By Nikki Jamieson
Sunny South News
Following feedback from the open house last month, Picture Butte town council has chosen option ‘C’ for the new pool.
A community open house for three potential pool designs was held on June 26, and the town received 63 feedback forms from attendees — 50 responses were from residents of Picture Butte, and 13 were from Lethbridge County residents.
Of those responses, 46 indicated a preference for option C, six for option B, eight for option A and three indicated no preference.
Option A, the most cost efficient option presented, would see the pool remain at the same dimensions it is currently, while constructing a new changing room facility and a new fence line. Option B, another cost efficient option, would have an entirely new pool constructed with swim lanes, a shallow end with water feature and a tots area, although the bather load would be reduced from 215 to 190, due to a decrease in the pool tank size.
Option C is similar to Option B, but has an expanded tots area, more water features, beach entry and a mini splash-pad, with a bather load of 215. New changing room facilities and a new fence line were also included in option C and B designs.
According to comments made on feedback forms in favour of option C, respondents believed it would serve a greater age range, it had more to offer then the other options, that if the town was spending the money for a new pool they should get it right and go big, especially if it won’t be replaced for an expected 40-50 years after its built.
Coun. Teresa Feist said that the amount of feedback they received at the open house, she felt that everyone “realizes” that a good pool would help attract families to the are.
“There was another response I really liked, and one of them said something about, ’Another 40-50 years with the new pool, just try to get it right, make Picture Butte a destination everybody wants to come to’. So that was pretty awesome,” said Feist.
“The hot tub, driving board, water slide — it’s great to see all that come into play, just as long as it can all be worked into, I don’t know if it’ll all go into option C or not, I guess we’ll have to wait and discuss that.”
Feist inquired about whether they would need more lifeguards at the pool, depending on what option they went with. Town CAO Keith Davis said that they were designing it so they would only need a maximum of one extra lifeguard if necessary.
Feist also said that one of the things she heard was to ensure they could accommodate swimming lessons, as it was their biggest source of revenue for the pool. Mayor Cathy Moore remarked that swimming lessons were only the pool’s biggest source of revenue “so far”.
“I think once you make a swimming pool that’s got all these different features, it’s going to help,” said Moore.
“I don’t know if swimming lessons are going to be the big revenue anymore, or if it’s going to be everything else that’s going to bring people in.”
Option C has a deep end that is 25 metres in length and six metres across — wide enough for two lanes. If you were to half that, you would be able to have two lessons going on in the deep end and one lesson going on in the shallow end. The current pool has enough room for four lessons to be going on at once. Coun. Joe Watson said that as long as they could get the 15 metres in length desired for swimming lessons, they could let scheduling take care of it, seemingly suggesting that they could tweak the length of the pool.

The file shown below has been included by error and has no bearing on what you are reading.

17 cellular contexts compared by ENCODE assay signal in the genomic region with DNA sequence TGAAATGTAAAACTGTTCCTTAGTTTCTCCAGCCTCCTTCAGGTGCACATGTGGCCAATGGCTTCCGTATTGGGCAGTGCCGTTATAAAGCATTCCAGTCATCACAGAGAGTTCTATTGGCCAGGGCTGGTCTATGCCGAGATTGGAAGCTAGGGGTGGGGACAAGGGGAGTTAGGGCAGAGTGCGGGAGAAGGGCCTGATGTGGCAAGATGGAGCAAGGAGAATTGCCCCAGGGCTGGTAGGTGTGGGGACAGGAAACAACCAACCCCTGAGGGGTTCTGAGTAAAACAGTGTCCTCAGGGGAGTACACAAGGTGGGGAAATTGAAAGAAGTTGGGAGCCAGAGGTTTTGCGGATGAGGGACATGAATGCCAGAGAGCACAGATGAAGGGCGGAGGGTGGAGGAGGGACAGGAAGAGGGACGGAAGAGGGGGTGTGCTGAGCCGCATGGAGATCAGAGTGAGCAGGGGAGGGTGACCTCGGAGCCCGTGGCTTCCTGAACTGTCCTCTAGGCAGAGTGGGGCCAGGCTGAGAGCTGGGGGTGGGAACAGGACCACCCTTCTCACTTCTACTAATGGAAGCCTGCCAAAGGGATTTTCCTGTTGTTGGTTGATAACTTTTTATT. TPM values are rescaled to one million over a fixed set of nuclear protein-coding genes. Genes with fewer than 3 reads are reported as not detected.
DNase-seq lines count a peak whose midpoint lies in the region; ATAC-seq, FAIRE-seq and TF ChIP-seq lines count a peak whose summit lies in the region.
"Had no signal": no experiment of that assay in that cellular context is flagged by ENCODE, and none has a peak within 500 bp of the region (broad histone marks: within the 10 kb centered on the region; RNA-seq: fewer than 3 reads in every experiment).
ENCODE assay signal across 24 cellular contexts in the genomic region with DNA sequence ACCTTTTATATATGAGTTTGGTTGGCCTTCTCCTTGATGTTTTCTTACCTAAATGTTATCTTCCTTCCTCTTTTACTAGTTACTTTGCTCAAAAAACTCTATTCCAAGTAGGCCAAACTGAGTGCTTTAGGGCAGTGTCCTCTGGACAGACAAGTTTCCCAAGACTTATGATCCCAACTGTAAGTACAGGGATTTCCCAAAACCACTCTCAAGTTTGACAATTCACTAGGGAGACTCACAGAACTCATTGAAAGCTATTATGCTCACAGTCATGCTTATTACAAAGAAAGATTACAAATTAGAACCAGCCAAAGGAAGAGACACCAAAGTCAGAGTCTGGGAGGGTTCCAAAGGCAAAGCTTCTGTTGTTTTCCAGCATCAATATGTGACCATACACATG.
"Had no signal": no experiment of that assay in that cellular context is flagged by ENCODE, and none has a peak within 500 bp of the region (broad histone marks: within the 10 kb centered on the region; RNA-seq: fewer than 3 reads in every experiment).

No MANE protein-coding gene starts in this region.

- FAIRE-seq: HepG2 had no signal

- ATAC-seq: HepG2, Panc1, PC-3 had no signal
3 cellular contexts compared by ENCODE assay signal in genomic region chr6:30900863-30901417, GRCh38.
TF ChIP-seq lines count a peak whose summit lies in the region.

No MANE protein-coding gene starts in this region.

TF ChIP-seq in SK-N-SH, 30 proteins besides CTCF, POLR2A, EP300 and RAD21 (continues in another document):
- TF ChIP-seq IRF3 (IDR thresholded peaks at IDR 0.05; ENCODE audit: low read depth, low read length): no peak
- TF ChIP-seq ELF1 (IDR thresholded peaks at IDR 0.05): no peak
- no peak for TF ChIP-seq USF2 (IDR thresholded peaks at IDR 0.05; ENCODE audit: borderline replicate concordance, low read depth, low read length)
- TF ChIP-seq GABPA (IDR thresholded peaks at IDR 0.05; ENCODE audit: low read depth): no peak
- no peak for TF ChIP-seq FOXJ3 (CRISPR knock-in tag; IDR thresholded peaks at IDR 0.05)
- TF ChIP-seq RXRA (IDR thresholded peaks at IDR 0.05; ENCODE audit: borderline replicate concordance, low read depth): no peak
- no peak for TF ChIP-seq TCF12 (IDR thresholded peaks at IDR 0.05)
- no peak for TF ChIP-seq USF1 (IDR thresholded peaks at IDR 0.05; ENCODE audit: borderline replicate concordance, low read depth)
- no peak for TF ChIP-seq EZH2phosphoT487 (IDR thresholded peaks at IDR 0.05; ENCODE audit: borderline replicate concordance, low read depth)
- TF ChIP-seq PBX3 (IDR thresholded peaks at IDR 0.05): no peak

“We definitely can’t jam them all into two or three lanes there, so I think we’re (moved), if we want to come back to it, let’s do it right,” said Watson.
Other feedback received from the open house included a new changing room facility — 34 respondents wanted separate male and female change rooms, 14 wanted family change rooms only and 14 would like to see both separate men’s and women’s with a family change room option — and respondents indicated that the three pool features they’d like to see at the pool were a diving board, spray features and waterslide.
As support was indicated for all three changing rooms, Davis said that the conceptual design wasn’t finalized, so they could go back to the designer to allow for it.
Coun. Henry de Kok said they could tweak it so the changing rooms were connected to a hallway along the front of them and you would walk through them to the pool.
Watson said he heard a comment in regards to the entrance to the pool from the changing room leading out to the deep end, saying it would make more sense to flip it so it leads to the shallow end instead.
Extra features for the pool, such as a climbing wall feature in the conceptual design of option C, were not factored into the estimated price tag for the pool.
Although the town earmarked $1.6 million for the pool project January, and had asked architects to design layouts for pools costing $1.6 million, $2 million and $2.5 million, the estimated cost for all three pool designs came in at above their respective budgets.
The cost estimate for option C came in at around $3.9 million.
Davis said that at this present time, they don’t know the hard cost of building the pool will be, and it was one of the reasons why they’re doing a design build; so they can see what the market would demand for building this kind of project.
Council unanimously received and filed the pool open house feedback for information.
Following an in-camera — or closed — session, council passed a motion to direct administration to issue an RFP for a design-build tender for option C of the conceptual designs for the new pool project.